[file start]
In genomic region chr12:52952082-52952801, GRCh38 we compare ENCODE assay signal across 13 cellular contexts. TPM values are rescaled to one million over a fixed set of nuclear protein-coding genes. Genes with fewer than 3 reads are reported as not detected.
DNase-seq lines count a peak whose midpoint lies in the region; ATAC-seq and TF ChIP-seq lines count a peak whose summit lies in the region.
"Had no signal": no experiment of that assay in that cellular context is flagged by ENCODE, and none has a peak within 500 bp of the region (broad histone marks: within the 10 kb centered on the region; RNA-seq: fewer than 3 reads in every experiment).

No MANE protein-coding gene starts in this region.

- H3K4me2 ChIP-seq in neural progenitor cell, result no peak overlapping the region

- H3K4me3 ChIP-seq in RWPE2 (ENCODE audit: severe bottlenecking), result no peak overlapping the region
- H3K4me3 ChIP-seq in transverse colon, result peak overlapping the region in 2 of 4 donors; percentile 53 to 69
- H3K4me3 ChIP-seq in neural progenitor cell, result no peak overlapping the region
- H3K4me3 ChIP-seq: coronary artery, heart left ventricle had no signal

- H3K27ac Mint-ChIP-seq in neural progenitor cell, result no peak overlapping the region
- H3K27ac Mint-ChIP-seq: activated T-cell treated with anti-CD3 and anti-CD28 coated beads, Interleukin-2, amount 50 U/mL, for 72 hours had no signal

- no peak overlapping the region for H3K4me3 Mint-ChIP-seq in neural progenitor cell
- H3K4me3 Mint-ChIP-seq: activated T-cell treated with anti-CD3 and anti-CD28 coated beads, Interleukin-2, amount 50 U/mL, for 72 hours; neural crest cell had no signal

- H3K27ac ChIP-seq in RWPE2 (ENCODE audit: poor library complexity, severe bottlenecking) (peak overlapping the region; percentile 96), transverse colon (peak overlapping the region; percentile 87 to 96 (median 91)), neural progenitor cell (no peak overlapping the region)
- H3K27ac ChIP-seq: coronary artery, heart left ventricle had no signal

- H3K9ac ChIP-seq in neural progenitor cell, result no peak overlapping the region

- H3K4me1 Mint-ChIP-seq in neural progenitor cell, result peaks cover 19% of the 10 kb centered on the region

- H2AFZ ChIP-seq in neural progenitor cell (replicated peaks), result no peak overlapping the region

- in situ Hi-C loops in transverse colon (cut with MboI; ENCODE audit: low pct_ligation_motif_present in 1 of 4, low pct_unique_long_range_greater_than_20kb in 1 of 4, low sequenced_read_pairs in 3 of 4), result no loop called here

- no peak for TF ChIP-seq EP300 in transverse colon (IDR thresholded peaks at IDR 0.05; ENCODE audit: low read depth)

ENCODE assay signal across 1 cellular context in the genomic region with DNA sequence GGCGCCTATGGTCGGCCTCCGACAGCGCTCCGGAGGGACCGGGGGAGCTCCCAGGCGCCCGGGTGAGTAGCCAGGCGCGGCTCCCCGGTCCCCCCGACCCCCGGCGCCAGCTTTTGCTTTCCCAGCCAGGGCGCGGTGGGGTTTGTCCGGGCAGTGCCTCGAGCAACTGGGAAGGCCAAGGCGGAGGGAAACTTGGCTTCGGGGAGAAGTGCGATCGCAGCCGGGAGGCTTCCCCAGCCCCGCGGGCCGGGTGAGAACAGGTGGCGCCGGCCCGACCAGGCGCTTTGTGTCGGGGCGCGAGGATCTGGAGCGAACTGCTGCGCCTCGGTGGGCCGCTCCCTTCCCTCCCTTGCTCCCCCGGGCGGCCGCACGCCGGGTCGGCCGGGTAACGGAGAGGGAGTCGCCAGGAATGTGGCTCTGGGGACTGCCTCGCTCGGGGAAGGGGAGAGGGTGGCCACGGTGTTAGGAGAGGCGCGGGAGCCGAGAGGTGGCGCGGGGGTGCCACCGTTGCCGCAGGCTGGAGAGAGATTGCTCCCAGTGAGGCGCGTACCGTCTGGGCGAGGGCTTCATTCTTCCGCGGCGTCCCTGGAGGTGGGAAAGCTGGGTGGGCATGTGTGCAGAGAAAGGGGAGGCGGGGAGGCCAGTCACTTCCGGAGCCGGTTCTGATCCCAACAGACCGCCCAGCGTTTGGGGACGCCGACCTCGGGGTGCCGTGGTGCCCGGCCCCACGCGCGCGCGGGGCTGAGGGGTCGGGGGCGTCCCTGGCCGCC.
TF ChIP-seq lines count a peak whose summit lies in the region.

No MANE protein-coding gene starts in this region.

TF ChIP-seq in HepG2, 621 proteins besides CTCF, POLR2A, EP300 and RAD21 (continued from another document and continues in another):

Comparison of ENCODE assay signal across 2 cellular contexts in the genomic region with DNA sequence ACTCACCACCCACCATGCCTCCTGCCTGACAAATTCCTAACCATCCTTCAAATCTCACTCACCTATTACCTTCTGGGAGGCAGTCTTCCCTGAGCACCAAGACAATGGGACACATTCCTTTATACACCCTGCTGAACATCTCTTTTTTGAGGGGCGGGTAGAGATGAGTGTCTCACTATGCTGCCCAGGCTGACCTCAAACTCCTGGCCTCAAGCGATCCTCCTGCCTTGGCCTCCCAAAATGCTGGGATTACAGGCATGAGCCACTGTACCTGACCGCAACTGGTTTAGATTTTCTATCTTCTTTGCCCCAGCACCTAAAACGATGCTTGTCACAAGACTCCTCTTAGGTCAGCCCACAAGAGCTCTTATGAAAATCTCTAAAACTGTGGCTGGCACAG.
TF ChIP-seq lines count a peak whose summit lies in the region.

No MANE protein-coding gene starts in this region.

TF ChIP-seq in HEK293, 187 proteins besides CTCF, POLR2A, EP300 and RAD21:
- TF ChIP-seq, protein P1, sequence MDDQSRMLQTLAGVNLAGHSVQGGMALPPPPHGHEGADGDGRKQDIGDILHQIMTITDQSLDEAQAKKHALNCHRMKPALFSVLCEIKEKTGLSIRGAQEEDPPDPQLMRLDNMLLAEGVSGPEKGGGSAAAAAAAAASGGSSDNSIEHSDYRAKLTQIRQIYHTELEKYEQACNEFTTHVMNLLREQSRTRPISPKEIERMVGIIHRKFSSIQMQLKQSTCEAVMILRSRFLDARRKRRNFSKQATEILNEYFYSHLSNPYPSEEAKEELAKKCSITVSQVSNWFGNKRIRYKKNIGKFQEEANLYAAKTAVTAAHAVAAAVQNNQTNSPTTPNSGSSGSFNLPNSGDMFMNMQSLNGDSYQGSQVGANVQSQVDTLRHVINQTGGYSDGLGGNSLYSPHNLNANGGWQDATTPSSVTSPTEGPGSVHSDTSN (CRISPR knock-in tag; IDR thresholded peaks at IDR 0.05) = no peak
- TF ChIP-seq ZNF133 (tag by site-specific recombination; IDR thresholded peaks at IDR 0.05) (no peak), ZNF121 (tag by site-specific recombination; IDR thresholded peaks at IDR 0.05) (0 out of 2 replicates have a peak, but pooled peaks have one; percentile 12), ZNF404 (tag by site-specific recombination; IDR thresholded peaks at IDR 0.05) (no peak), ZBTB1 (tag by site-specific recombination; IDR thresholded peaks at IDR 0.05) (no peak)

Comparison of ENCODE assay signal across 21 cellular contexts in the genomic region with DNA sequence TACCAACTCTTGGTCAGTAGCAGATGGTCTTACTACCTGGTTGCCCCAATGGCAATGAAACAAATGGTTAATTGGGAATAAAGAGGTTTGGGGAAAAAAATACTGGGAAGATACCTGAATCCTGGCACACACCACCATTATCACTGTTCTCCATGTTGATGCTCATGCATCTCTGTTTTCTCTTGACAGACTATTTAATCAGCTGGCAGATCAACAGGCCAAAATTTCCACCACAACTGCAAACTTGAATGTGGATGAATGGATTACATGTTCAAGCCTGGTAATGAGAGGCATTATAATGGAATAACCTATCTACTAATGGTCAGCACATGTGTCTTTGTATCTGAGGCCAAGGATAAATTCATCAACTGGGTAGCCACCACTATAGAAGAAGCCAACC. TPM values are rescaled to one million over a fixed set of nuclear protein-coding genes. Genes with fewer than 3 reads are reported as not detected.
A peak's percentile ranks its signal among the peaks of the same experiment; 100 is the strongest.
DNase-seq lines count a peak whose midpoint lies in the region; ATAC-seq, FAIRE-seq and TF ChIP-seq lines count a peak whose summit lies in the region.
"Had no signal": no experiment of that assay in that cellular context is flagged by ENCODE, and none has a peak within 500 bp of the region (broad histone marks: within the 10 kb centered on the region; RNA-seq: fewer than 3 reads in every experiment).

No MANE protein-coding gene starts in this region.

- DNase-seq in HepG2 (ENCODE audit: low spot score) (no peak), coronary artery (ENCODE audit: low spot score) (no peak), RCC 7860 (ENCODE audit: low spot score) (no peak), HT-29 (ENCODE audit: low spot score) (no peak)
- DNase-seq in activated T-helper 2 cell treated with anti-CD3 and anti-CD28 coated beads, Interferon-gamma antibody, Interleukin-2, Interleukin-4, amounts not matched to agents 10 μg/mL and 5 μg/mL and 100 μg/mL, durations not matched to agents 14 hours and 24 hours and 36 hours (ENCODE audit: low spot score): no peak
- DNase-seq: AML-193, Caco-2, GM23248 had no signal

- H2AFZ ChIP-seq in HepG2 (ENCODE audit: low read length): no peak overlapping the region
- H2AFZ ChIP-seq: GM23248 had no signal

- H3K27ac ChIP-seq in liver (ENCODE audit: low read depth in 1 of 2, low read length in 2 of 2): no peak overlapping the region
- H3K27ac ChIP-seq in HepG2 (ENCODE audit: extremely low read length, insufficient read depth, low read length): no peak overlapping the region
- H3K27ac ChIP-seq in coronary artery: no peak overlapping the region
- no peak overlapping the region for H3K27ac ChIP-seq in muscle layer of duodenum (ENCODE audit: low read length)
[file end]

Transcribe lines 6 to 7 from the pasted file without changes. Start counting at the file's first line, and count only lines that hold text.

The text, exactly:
- H3K4me3 ChIP-seq in RWPE2 (ENCODE audit: severe bottlenecking), result no peak overlapping the region
- H3K4me3 ChIP-seq in transverse colon, result peak overlapping the region in 2 of 4 donors; percentile 53 to 69